Safer drivers
through driver assessments
and training

Safer drivers and safer vehicles for safer schools

There is no bigger factor of minibus safety than driver proficiency; ensuring your drivers are not only trained but that training is regularly refreshed, assessed, and documented.

1. DRIVER ASSESSMENTS

MiDAS or practical assessments

Whether drivers have D1 entitlement or not, they are required under a Section 19 Permit to undertake refresher training such as MiDAS or a Castle Assessment Day that includes practical driver assessments

As of 7th April 2021 we are no longer able to offer driver training, MiDAS or Castle Assessment days but they remain an important part of driver safety and a requirement of a Section 19 Permit.

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Online Driver Assessment (CODA)

Recommended to be taken annually, online driver risk assessments allow you to evidence you are assessing your drivers regularly and keeping accurate records. Our online driver risk assessment programme not only gives you feedback on your drivers’ abilities but also offers additional online training.

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D1 Entitlement

This is a category on your driving licence that permits you to legally drive vehicles of between 9 & 16 seats. If you passed your test BEFORE 1st January 1997, you’ll automatically have category D1 on your licence. For weight, this allows you to drive a minibus with a maximum weight of 3.5 tonnes or 4.25 with a passenger lift.

Section 19 Permit

If you are a school that has charitable status or is not-for-profit you can run your minibuses under a Section 19 Permit, avoiding the need for a professional Operator’s Licence. Section 19 Permits are £11 from the DVSA and are displayed like a tax disk on the front windscreen – you need one per vehicle.

Drivers must meet these conditions under a Section 19 Permit if they don’t have a D1 entitlement.

  • Must be over 21
  • they have held a full category B car licence for at least 2 years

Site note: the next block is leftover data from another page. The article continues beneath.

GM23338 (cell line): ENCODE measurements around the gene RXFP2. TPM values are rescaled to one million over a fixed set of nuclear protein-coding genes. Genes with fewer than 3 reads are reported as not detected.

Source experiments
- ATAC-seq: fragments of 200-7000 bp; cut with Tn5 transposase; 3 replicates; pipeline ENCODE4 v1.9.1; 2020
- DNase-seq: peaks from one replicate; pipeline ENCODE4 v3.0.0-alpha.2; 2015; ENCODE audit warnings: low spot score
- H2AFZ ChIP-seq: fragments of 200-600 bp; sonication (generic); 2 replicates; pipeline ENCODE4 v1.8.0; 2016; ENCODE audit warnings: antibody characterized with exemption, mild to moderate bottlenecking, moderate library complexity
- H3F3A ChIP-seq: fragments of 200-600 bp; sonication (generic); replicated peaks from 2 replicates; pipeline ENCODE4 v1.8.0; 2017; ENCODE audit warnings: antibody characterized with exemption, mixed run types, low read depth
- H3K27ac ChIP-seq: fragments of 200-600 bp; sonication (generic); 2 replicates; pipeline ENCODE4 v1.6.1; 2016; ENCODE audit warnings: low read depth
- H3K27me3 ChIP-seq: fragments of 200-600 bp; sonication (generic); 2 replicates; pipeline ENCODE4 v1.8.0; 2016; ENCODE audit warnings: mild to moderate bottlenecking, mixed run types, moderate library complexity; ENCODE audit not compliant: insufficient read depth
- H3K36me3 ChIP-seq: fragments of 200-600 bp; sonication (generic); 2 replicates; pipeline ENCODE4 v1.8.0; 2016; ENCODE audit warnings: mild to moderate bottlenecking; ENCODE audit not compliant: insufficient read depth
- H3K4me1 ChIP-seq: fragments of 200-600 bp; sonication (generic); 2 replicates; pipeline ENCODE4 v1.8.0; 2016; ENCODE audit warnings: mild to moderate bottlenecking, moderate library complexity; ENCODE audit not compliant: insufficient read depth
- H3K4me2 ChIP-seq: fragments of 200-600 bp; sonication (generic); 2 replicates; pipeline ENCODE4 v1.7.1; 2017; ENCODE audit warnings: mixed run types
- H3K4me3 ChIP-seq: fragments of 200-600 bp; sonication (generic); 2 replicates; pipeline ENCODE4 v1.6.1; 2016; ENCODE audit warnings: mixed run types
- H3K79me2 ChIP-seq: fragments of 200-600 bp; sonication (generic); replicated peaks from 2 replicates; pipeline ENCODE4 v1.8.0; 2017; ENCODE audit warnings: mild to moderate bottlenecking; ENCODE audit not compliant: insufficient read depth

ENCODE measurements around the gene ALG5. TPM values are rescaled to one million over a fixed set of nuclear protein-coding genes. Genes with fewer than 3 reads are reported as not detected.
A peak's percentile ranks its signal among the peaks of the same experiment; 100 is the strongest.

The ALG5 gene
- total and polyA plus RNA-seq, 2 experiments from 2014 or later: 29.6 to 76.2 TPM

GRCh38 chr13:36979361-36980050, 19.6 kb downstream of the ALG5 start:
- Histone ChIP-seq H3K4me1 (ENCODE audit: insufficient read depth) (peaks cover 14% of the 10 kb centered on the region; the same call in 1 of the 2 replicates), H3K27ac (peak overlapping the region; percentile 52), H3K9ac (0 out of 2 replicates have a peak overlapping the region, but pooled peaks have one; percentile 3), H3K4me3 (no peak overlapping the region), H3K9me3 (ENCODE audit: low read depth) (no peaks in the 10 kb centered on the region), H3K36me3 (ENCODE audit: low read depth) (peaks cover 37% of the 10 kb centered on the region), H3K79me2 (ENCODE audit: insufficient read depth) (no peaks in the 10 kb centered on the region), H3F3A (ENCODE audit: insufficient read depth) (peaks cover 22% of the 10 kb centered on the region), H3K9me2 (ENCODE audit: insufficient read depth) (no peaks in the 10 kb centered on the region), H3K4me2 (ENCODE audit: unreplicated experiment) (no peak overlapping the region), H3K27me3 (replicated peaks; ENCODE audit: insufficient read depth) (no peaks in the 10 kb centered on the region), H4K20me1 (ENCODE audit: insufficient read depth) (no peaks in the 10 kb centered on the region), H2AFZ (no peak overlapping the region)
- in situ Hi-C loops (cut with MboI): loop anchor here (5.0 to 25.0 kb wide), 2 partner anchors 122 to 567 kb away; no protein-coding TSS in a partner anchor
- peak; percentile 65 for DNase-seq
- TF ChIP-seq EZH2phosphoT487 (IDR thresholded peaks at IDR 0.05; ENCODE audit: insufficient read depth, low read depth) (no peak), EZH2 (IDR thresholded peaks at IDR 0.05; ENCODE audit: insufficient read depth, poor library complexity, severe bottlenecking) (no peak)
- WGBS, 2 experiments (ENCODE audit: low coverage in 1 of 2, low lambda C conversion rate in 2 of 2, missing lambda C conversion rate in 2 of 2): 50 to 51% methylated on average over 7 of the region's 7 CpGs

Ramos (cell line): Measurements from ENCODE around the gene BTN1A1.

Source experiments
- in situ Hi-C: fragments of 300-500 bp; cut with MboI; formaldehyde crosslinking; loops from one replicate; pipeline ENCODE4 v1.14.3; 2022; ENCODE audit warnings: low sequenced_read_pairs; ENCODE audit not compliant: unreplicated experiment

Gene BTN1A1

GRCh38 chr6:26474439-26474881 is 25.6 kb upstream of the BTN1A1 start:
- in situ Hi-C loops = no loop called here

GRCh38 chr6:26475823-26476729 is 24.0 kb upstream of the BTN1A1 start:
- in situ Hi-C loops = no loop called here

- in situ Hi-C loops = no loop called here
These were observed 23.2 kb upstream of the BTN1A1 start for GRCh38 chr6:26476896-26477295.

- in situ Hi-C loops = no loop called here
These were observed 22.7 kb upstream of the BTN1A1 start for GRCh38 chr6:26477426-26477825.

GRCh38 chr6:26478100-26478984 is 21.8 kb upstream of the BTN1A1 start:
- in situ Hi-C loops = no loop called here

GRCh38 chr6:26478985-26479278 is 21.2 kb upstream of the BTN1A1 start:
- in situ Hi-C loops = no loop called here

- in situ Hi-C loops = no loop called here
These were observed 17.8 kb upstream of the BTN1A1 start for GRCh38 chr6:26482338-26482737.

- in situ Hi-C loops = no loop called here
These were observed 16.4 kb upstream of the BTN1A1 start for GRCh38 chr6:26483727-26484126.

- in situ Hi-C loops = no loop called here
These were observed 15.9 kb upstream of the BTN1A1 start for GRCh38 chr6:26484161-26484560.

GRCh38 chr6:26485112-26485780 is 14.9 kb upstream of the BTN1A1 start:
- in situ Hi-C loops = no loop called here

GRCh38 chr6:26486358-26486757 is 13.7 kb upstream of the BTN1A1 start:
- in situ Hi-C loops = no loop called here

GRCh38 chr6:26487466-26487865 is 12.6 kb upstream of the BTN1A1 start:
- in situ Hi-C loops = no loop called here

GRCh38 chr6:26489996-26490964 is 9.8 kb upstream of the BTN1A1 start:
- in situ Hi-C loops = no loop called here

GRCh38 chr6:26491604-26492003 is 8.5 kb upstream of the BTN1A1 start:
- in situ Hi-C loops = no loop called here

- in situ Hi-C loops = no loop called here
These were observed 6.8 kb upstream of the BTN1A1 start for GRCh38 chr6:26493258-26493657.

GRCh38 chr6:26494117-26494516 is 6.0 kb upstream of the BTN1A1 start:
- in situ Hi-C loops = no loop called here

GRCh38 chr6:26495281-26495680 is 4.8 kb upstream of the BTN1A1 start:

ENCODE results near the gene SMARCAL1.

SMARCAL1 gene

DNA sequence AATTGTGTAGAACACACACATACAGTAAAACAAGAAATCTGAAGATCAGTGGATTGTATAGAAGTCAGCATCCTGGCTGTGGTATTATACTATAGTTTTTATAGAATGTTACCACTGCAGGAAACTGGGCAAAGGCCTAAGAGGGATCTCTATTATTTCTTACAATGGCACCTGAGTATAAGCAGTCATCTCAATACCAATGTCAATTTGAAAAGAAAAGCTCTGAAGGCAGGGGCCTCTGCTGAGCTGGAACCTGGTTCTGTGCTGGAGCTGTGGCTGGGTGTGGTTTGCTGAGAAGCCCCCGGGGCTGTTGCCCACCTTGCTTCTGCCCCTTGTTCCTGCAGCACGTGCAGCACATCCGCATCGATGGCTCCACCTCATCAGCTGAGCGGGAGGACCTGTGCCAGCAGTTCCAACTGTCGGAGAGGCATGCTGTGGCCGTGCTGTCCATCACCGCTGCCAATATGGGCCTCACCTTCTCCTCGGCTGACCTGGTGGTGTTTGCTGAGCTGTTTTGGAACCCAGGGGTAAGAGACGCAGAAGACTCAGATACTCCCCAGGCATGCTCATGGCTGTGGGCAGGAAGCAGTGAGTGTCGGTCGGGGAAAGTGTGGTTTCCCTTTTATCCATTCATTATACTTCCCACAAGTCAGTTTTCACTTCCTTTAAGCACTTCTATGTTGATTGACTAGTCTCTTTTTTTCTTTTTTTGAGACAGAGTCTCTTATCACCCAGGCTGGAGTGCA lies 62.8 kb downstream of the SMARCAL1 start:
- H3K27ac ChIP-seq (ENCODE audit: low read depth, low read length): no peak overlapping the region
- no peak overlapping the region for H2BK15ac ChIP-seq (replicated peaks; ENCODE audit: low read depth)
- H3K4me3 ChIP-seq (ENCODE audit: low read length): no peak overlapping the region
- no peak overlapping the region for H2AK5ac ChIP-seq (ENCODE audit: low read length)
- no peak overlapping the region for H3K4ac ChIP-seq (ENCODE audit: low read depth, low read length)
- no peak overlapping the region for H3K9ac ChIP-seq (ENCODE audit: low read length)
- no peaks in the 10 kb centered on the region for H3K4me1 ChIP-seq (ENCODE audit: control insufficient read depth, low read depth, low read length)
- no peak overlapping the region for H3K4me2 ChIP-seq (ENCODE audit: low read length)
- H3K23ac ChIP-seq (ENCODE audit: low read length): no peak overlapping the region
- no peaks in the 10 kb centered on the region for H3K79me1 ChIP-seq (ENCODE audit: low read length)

• they receive no payment or other consideration for driving other than out-of-pocket expenses
  • the vehicle has a maximum gross weight not exceeding 3.5 tonnes (4.25 tonnes including specialised equipment for the carriage of disabled passengers)
  • for drivers aged 70 or over, that they don’t have any medical conditions which would disqualify them from eligibility for a D1 licence
  • no trailer is being towed
  • where the driver’s licence only authorises the driving of vehicles with automatic transmission, that only a vehicle with automatic transmission is used
  • Drivers aged 70 or over who don’t meet the higher medical standards are not authorised to drive small buses. They can drive small vehicles being used under a permit, provided they have renewed their car licence.

Source: Gov.uk

Driver Minibus FAQs

2. DRIVER TRAINING

D1 Driver Training

If you passed your driving test before January 1997 you will have inherited your D1 licence as part of that test. However, there is a big difference in driving a minibus full of passengers and driving a car; just because you’re legal doesn’t necessarily mean you’re safe.

Please note that as of the 7th April Castle Minibus is no longer offering D1 driver training.

Online Minibus Compliance Course (MCC)

This is an online course that aims to educate those responsible for managing the minibuses and drivers on their legal obligations where minibuses are concerned. It also details how to maintain the highest safety standards and WHY this is important for the drivers themselves as well as the school.

Read more about the Online Minibus Compliance Course (MCC)

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